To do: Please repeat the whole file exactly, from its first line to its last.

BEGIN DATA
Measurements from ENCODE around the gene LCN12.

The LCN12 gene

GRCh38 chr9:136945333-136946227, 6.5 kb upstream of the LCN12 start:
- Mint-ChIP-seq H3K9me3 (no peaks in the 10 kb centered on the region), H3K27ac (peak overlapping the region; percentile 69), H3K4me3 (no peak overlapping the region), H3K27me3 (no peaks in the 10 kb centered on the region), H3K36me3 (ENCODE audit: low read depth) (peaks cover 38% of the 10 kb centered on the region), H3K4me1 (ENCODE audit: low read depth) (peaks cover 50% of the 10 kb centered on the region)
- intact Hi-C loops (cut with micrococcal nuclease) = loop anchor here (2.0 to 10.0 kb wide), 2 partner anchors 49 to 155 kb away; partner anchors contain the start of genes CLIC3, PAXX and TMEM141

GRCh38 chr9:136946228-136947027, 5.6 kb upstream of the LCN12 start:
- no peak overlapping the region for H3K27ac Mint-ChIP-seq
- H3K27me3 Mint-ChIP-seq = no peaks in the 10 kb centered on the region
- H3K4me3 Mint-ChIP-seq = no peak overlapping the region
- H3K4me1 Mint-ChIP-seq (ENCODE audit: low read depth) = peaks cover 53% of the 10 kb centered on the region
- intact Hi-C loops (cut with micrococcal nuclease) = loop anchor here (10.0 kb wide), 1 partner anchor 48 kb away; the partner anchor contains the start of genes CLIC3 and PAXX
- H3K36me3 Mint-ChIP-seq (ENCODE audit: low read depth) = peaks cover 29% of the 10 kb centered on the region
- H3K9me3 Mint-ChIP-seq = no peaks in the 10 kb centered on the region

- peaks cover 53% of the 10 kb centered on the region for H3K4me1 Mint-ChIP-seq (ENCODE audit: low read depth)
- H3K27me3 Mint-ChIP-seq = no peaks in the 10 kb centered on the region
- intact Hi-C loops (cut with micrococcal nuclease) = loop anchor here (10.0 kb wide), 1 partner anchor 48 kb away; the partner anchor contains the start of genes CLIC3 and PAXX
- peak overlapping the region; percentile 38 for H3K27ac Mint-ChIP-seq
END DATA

Measurements from ENCODE around the gene LCN12.

The LCN12 gene

GRCh38 chr9:136945333-136946227, 6.5 kb upstream of the LCN12 start:
- Mint-ChIP-seq H3K9me3 (no peaks in the 10 kb centered on the region), H3K27ac (peak overlapping the region; percentile 69), H3K4me3 (no peak overlapping the region), H3K27me3 (no peaks in the 10 kb centered on the region), H3K36me3 (ENCODE audit: low read depth) (peaks cover 38% of the 10 kb centered on the region), H3K4me1 (ENCODE audit: low read depth) (peaks cover 50% of the 10 kb centered on the region)
- intact Hi-C loops (cut with micrococcal nuclease) = loop anchor here (2.0 to 10.0 kb wide), 2 partner anchors 49 to 155 kb away; partner anchors contain the start of genes CLIC3, PAXX and TMEM141

GRCh38 chr9:136946228-136947027, 5.6 kb upstream of the LCN12 start:
- no peak overlapping the region for H3K27ac Mint-ChIP-seq
- H3K27me3 Mint-ChIP-seq = no peaks in the 10 kb centered on the region
- H3K4me3 Mint-ChIP-seq = no peak overlapping the region
- H3K4me1 Mint-ChIP-seq (ENCODE audit: low read depth) = peaks cover 53% of the 10 kb centered on the region
- intact Hi-C loops (cut with micrococcal nuclease) = loop anchor here (10.0 kb wide), 1 partner anchor 48 kb away; the partner anchor contains the start of genes CLIC3 and PAXX
- H3K36me3 Mint-ChIP-seq (ENCODE audit: low read depth) = peaks cover 29% of the 10 kb centered on the region
- H3K9me3 Mint-ChIP-seq = no peaks in the 10 kb centered on the region

- peaks cover 53% of the 10 kb centered on the region for H3K4me1 Mint-ChIP-seq (ENCODE audit: low read depth)
- H3K27me3 Mint-ChIP-seq = no peaks in the 10 kb centered on the region
- intact Hi-C loops (cut with micrococcal nuclease) = loop anchor here (10.0 kb wide), 1 partner anchor 48 kb away; the partner anchor contains the start of genes CLIC3 and PAXX
- peak overlapping the region; percentile 38 for H3K27ac Mint-ChIP-seq